DARA O’Briain will lead a line-up of some of the UK’s top comedians to raise funds for refugees during a special stand-up event at the Brighton Dome.

The Stand Up For Refugees gig on Wednesday, June 21, will also include performances from Mark Steel, Shappi Khorsandi, Francesca Martinez, Bec Hill, Zoe Lyons, Kerry Godliman, Tiernan Douieb and Tom Allen.

All the money from ticket sales will go to Help Refugees, the biggest grassroots distributor of aid to those in Europe and the Middle East currently affected by the global migrant crisis.

Comedian and co-organiser Jen Brister tells JOSH WALTON about the upcoming show.

As co-organiser of the Stand Up For Refugees series of comedy shows, what made you decide to focus on this cause?

I think, like a lot of people, I saw this issue and the refugee crisis on the news a lot and have friends who have given their time to volunteer and help the cause out in Calais and Greece. With so many heartbreaking stories I found it hard to sleep peacefully. I thought the one thing I can do is help raise a lot of money. It was going to be a one-off show before we gauged the interest and everyone came together to make it work. I went to Calais myself to see the work Help Refugees are doing. I took away from the visit just how lucky we are to live where we do and have the rights and freedoms we have.

How do you think the comedians on the line-up match the ethos of the show?

There isn’t a single comedian featuring in the show who doesn’t do charity work on a regular basis. We are all friends and I have asked them to come and take part for free. They believe in the charity Help Refugees and what it stands for. They have all done stuff for refugees so they were the first people I contacted.

What can guests expect from the show?

People have bought their tickets and that is the main thing. Don’t think it is going to be very political and dry because of the cause we are raising funds and awareness for, because it really isn’t. We want to see the best turnout and have the best night ever. People have paid a lot of money and really deserve that. There could be some mention of the refugee crisis during the show but we have not focused our content specifically on that. I have a little bit on the crisis in my own part of the show.

How would you like to see the money spent by Help Refugees?

They know exactly what they are doing at the charity. They are on the ground helping refugees all over the world. There are people who just need clothing and food because they are stuck in these places. We need to try and keep the people who are suffering in a positive mood and the charity helps to do that as well as offer legal advice and hope. They should not have to feel hopeless or as though they are stuck. So many refugee charities are out there but I chose Help Refugees because of the connections they have. They really know what needs to be done.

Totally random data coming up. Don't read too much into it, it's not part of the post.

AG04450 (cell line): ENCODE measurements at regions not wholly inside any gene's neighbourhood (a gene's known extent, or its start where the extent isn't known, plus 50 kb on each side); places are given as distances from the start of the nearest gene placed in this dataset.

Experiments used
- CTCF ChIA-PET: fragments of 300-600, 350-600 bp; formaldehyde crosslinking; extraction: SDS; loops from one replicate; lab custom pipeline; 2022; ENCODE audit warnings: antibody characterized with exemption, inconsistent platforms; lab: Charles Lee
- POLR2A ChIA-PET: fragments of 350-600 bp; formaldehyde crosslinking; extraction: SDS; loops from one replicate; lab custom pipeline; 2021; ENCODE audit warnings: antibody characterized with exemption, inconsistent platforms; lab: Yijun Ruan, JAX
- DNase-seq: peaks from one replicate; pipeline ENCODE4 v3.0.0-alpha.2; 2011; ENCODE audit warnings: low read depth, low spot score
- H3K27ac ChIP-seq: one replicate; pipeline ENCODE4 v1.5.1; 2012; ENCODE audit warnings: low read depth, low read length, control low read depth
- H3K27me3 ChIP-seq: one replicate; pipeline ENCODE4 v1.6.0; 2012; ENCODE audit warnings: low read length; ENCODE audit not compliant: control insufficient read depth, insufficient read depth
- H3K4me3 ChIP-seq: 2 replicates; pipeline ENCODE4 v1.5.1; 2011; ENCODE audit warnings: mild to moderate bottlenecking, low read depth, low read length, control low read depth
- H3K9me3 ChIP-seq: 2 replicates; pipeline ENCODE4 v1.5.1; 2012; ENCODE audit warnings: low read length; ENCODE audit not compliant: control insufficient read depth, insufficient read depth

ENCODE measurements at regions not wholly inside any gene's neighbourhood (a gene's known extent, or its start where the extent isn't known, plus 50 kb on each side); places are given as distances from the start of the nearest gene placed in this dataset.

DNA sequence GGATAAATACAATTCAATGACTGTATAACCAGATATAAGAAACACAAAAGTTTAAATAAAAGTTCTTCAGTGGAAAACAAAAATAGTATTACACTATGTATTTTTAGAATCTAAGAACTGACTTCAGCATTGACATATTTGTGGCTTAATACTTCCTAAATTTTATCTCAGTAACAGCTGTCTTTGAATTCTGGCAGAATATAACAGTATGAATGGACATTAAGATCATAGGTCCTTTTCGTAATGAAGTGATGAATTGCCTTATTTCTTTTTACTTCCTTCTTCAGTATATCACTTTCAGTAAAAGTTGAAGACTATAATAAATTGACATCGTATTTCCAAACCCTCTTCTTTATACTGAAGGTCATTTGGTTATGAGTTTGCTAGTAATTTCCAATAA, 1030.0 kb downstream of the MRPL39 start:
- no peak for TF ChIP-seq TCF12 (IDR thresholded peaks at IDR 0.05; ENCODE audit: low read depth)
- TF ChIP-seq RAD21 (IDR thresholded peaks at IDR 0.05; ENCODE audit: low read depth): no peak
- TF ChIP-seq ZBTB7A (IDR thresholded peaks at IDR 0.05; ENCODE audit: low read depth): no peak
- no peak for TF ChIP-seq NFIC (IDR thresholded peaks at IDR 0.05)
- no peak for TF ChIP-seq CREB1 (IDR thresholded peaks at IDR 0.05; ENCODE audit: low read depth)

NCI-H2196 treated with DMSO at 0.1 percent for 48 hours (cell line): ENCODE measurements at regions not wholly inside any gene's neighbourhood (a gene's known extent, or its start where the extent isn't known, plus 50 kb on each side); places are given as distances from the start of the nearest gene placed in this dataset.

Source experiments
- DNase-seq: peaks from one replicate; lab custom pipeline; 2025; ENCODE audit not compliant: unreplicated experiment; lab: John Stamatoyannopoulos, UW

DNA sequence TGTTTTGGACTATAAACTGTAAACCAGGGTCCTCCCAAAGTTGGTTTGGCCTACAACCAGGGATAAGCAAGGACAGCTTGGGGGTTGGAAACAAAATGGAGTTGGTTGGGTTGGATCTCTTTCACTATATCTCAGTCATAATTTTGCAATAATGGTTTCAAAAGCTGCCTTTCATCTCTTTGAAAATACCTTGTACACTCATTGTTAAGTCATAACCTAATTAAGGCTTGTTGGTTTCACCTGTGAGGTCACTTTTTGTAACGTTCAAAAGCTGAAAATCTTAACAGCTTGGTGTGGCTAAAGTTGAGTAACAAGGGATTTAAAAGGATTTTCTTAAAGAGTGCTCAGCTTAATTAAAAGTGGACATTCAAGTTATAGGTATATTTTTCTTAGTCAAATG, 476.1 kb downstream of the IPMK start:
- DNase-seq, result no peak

What has your experience of the shows you have held so far been like?

The nights really are always magical and the crowd shows so much support and love for the acts involved. This is the comedians’ reward for doing the shows for free. They have been going great so far and the energy throughout is really infectious. It is also good to see how generous our guests have been.

How do you expect the Brighton audience and show to differ from the others you have played so far on the tour?

It is our final show and will be the biggest venue that we have played at. We are planning for a very big night at the Brighton Dome. All of the audiences have been incredible and everyone who gives money is definitely a decent human being. Brighton is a very liberal place and one of the best places in the country. Just know that this is going to be an amazing night. Even if we don’t sell any more tickets it will still be amazing.

What impact do you think the recent general election will have on how the refugee crisis is dealt with?

The Conservatives have been very dogmatic in their approach to this humanitarian issue. People just seem to accept that what they do happens and that’s it but we don’t have to do that. The Tories don’t have a majority. I hope we can see a change in the way the government deals with the crisis and it would be good to see an effort to reunite more children with their families.

How do you think comedy can be used as a way of raising awareness about serious social issues?

You can use comedy as an effective way of flagging up these types of issues with people so that they consider stuff themselves. If you make people laugh and it isn’t preachy then it’s always a good thing. It can have a huge impact and bring like-minded people together. In a way you can certainly get people to think about these issues more thoroughly. There are some comedians who manage to take a subject this tragic and approach it in a way that makes people respond to it in a different way.